Wiring Basics 2

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Wiring Basics 2

Guide for Making Proper Electrical Connections

To guarantee reliable, secure, long-lasting connections between two wires, or between wires and components that have pig tail wires coming from them, you should always solder them. (I just heard someone yell, "Solder! Me? Solder? Yes, you. This isn't welding, and trust me, you can do it.) There are many connection devices available on the market today, but I personally prefer the reliability of a soldered connection. An inexpensive soldering iron with a 25 to 40-watt heating element will serve you well. Always clean the ends of the wires with sandpaper and apply the solder to the wires, not to the soldering iron itself. You should wipe the tip of the soldering iron with a rag, but BE CAREFUL. The thing melts metal. I repeat. It MELTS metal. Soft fingertips are no match for it. Bottom line, keep everything clean and you will be fine.

You use the soldering iron to heat the wires. The heat within the wires, rather than that of the soldering iron is what melts the solder, and it should flow over the connection. Use rosin core solder for the connections. Acid core solder is used for plumbing and metal repair and is not suitable for electrical connections. Besides "acid core" just sounds mean. I think my son-in-law listens to acid core music or something, and it gives me a headache. Rock on!

After soldering, you can put an insulated crimp cap or wire nut connector on the wire ends.

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Making Wire Connections

Because I want you to be successful, I am going to suggest a few, self-initiated classes (yourself, not myself). Before you ever run a wire, I want you to feel confident you can make the necessary connections--soldering and all. We will begin with "tinning a lead." If you use this phrase around electricians, they will think you know your stuff, but in reality this just means flowing the solder over the ends of the wires.

Tinning LeadsTinning a lead

• Using a wire stripper, strip an inch of insulation from the end of the wire. If using stranded wire, twist the strands of wire together tightly.

• Hold the soldering iron to the wire for a few seconds to heat it thoroughly.

• Touch the solder to the heated wire, not to the iron, and let it flow evenly over the lead. The solder should begin to flow almost instantly; if it does not, remove the solder, heat the wire a little longer, and try again.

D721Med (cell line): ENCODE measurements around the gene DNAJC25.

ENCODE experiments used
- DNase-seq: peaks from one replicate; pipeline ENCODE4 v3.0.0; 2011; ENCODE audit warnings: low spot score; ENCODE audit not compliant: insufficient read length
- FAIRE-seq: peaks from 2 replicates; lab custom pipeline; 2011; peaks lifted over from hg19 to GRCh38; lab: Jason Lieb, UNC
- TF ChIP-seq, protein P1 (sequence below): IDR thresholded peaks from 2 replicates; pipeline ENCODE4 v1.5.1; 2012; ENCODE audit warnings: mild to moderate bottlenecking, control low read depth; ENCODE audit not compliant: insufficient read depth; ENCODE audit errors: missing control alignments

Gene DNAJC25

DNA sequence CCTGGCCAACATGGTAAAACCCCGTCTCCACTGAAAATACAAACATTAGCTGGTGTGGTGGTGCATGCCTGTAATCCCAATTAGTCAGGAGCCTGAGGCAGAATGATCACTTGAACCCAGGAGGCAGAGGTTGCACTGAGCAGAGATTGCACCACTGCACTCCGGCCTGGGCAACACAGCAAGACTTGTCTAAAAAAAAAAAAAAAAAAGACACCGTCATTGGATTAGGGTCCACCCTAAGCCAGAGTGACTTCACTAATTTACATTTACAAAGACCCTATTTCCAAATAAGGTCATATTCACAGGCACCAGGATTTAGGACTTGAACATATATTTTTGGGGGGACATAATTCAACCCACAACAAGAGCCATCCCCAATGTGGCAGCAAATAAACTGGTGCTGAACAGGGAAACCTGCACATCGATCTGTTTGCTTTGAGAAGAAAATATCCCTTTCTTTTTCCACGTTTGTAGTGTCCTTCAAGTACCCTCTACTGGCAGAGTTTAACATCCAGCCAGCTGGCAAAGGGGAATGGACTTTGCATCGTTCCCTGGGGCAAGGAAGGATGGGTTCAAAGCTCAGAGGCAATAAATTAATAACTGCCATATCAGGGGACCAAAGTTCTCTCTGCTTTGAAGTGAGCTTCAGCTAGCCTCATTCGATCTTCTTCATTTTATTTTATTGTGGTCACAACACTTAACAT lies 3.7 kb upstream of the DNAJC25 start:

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Soldering TabsSoldering a wire to a tab

• Make a good mechanical connection.

• Pull the tinned end of the wire through the hole in the tab and with long nose pliers and wrap the wire in a loop around the tab.

• Do not heat the tab more than is necessary because too much heat will melt the plastic around the tab.

• Heat the tab on one side and flow on just enough solder on the other side to cover the joint smoothly.

• Do not move the wire until the solder is set. This will cause a cold solder joint.

• If you need to reheat the joint do so after the joint has had a chance to cool.

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wiring11Soldering wires together

• Expose about one half inch of each wire and wrap them around each other as shown to the left.

• Heat the wire joint with a soldering iron, then touch the solder to the wires until the joint is evenly covered with solder.

• Cover the joint COMPLETELY with electrician's wire crimp cap or wire nut.

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Wire CapsMaking Connections with Wire Caps

• As an alternative to soldering, you can splice cable with wire caps specially made for thin, low-voltage wires. Though not as strong as soldered joints, such splices will serve in tight spots where soldering is difficult.

• To use the caps, strip about one half inch of insulation from the end of each wire, twist the ends together, and then insert the exposed wire into the cap. With a pair of crimpers pinch the cap flat. As an alternate method you can use small wire nuts and screw them down on the wires just like nuts. Finally, wrap the entire connection with electrician’s tape.

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Here is a list of TOOLS you will need

  • Fish tapes
  • Chain
  • Fishing weight
  • Magnet
  • Wire clothes hangers
  • Wood chisel
  • Hammer
  • Cold chisel
  • Utility knife
  • Digital multimeter
  • Electric drill
  • Flexible drill bit
  • Assortment of spade bits
  • Wiring Staple gun
  • Soldering iron
  • Long-nose pliers


  • 18-22 gauge cable
  • Rosin-core solder
  • Electrician’s tape
  • Insulated Wire caps
  • Dome Staples

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Continued on Wiring Basics 3 page.